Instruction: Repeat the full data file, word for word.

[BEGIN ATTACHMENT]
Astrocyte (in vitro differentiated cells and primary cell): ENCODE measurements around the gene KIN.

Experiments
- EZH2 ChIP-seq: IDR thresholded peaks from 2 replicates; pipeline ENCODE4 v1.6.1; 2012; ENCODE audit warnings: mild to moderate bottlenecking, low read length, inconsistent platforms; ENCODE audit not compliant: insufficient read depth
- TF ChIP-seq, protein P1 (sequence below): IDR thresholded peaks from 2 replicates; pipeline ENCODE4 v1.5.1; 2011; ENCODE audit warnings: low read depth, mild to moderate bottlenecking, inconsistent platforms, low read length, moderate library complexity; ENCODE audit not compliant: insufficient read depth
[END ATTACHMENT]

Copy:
Astrocyte (in vitro differentiated cells and primary cell): ENCODE measurements around the gene KIN.

Experiments
- EZH2 ChIP-seq: IDR thresholded peaks from 2 replicates; pipeline ENCODE4 v1.6.1; 2012; ENCODE audit warnings: mild to moderate bottlenecking, low read length, inconsistent platforms; ENCODE audit not compliant: insufficient read depth
- TF ChIP-seq, protein P1 (sequence below): IDR thresholded peaks from 2 replicates; pipeline ENCODE4 v1.5.1; 2011; ENCODE audit warnings: low read depth, mild to moderate bottlenecking, inconsistent platforms, low read length, moderate library complexity; ENCODE audit not compliant: insufficient read depth